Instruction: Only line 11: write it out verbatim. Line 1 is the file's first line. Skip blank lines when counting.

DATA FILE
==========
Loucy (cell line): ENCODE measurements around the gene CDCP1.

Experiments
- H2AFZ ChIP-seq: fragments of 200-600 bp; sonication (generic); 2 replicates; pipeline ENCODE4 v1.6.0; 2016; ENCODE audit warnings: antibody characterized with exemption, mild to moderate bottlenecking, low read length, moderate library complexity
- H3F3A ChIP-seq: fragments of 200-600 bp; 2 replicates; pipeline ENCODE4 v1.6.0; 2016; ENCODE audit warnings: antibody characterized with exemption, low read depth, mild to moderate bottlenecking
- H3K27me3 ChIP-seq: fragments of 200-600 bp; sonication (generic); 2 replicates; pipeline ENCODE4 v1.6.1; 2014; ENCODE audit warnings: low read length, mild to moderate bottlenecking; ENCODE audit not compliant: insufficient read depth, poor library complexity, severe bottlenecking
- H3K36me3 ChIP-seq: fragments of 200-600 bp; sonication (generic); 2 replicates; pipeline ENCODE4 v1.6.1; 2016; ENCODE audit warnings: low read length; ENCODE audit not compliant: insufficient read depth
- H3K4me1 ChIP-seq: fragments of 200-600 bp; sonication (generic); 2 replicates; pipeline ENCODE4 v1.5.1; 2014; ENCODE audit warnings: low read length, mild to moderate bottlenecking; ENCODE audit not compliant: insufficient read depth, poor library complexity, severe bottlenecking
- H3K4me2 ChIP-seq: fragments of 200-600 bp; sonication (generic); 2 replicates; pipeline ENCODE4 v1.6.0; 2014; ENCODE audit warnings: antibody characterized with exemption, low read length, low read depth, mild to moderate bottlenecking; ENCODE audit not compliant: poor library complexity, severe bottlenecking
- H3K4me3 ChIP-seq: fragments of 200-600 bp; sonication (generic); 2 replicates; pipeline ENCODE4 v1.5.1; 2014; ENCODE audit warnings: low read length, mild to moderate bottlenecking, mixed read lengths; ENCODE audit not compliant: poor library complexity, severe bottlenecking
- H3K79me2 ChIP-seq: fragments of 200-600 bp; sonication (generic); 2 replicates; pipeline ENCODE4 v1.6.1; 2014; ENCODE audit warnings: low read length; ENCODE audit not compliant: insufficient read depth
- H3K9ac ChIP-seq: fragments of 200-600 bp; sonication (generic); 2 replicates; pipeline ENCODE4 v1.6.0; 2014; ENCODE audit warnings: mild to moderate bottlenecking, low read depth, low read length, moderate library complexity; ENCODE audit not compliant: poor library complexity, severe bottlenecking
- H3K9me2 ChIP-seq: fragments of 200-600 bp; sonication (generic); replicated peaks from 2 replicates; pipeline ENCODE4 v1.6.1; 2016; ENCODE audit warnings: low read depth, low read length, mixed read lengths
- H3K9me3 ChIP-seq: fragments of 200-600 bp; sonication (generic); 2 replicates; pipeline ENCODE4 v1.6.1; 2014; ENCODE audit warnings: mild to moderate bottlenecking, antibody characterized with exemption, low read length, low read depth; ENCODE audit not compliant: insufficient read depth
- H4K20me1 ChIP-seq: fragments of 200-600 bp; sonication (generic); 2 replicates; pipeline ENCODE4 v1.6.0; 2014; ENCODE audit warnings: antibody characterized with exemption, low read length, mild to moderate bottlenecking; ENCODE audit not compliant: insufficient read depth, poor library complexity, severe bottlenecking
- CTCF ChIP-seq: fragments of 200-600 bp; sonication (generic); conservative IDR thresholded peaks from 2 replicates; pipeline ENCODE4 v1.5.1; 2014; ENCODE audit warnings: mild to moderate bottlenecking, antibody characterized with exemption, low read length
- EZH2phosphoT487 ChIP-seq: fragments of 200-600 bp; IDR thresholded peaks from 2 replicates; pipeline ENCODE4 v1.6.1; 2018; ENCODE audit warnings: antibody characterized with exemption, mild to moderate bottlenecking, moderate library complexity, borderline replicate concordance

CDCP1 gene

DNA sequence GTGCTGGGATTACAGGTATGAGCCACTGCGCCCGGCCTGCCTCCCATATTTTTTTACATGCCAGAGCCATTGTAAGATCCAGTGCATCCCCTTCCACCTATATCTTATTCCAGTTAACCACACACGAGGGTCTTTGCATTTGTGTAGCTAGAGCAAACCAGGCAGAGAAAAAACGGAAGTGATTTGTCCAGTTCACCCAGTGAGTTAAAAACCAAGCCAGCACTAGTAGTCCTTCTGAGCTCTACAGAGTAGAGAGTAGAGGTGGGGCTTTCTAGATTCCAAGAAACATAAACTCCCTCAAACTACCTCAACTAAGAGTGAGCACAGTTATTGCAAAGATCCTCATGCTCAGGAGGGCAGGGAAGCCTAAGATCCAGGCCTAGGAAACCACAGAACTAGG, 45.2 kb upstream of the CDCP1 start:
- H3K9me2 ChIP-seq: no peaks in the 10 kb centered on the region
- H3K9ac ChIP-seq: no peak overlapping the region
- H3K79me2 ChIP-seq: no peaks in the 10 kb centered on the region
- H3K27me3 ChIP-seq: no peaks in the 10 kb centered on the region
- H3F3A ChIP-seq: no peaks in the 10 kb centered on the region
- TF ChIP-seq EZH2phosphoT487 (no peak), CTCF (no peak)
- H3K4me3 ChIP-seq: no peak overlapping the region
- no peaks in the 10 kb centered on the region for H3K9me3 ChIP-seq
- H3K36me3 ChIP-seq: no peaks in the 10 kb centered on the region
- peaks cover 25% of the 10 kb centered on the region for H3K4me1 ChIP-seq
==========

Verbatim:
- H3K9ac ChIP-seq: fragments of 200-600 bp; sonication (generic); 2 replicates; pipeline ENCODE4 v1.6.0; 2014; ENCODE audit warnings: mild to moderate bottlenecking, low read depth, low read length, moderate library complexity; ENCODE audit not compliant: poor library complexity, severe bottlenecking